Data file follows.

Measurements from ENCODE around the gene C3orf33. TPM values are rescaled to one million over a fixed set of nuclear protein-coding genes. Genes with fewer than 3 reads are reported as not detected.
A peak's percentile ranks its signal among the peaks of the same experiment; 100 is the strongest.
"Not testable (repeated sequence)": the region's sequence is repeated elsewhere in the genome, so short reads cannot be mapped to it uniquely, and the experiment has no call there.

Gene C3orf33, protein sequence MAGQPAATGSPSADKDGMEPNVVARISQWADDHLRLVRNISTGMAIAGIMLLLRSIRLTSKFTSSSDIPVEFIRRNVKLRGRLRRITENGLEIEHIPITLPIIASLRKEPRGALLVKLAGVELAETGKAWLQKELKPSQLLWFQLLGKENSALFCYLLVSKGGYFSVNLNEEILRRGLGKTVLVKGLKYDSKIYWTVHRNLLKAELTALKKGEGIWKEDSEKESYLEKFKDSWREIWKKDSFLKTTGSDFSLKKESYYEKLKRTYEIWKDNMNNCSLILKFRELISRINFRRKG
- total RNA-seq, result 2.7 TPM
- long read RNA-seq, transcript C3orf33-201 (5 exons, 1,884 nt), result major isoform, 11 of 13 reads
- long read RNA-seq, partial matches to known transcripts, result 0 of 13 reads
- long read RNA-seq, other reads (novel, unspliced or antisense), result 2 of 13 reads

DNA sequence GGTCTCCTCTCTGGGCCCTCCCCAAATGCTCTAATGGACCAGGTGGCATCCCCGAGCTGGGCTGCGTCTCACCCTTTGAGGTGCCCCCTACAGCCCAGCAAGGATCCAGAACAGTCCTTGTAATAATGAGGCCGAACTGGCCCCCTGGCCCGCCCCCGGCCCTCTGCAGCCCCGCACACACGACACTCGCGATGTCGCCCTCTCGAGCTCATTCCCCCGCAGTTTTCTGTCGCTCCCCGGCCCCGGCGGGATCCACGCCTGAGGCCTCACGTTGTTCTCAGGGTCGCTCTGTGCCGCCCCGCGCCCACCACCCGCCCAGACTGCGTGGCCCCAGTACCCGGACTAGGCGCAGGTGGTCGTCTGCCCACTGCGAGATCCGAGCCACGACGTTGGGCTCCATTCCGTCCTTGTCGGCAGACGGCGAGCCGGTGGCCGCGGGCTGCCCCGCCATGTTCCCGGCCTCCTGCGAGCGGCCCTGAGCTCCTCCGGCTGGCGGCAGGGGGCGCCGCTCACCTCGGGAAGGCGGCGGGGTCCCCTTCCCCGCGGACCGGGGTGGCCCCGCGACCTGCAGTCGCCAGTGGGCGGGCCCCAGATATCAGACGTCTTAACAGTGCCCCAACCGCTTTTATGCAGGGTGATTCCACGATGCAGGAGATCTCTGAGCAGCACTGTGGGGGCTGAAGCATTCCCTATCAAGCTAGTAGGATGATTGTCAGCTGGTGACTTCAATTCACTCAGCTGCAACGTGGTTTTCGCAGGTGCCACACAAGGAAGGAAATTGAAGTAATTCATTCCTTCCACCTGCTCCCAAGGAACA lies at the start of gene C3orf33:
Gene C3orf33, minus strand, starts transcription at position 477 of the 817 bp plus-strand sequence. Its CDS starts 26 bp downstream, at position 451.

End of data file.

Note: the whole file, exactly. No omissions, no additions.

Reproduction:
Measurements from ENCODE around the gene C3orf33. TPM values are rescaled to one million over a fixed set of nuclear protein-coding genes. Genes with fewer than 3 reads are reported as not detected.
A peak's percentile ranks its signal among the peaks of the same experiment; 100 is the strongest.
"Not testable (repeated sequence)": the region's sequence is repeated elsewhere in the genome, so short reads cannot be mapped to it uniquely, and the experiment has no call there.

Gene C3orf33, protein sequence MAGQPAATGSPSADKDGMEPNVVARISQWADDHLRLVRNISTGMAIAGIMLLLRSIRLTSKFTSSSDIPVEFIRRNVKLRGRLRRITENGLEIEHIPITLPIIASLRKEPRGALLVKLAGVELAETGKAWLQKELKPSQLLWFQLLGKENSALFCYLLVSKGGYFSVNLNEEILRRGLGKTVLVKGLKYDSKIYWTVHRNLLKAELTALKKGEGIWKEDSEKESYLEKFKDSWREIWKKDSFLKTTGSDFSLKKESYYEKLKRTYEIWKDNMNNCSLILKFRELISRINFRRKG
- total RNA-seq, result 2.7 TPM
- long read RNA-seq, transcript C3orf33-201 (5 exons, 1,884 nt), result major isoform, 11 of 13 reads
- long read RNA-seq, partial matches to known transcripts, result 0 of 13 reads
- long read RNA-seq, other reads (novel, unspliced or antisense), result 2 of 13 reads

DNA sequence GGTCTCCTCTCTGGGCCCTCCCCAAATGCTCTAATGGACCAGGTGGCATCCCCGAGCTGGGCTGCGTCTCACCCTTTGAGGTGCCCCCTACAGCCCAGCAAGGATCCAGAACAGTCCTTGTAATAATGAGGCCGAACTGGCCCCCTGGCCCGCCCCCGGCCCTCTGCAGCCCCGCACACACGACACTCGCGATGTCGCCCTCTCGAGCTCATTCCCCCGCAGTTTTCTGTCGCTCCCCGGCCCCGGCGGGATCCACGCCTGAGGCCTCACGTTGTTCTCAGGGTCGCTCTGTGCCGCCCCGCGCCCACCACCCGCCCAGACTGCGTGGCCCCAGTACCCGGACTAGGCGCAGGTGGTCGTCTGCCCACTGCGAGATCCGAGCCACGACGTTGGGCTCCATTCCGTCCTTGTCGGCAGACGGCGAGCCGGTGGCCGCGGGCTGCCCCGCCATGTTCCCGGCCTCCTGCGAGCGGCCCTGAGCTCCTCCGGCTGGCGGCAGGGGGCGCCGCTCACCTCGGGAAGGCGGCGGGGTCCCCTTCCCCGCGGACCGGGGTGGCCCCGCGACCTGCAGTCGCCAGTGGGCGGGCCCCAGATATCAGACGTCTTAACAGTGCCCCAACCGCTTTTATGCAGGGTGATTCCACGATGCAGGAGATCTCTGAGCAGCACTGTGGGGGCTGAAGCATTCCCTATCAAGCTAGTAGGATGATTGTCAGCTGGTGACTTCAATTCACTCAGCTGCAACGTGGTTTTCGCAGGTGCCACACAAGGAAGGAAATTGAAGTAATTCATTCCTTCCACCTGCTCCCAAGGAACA lies at the start of gene C3orf33:
Gene C3orf33, minus strand, starts transcription at position 477 of the 817 bp plus-strand sequence. Its CDS starts 26 bp downstream, at position 451.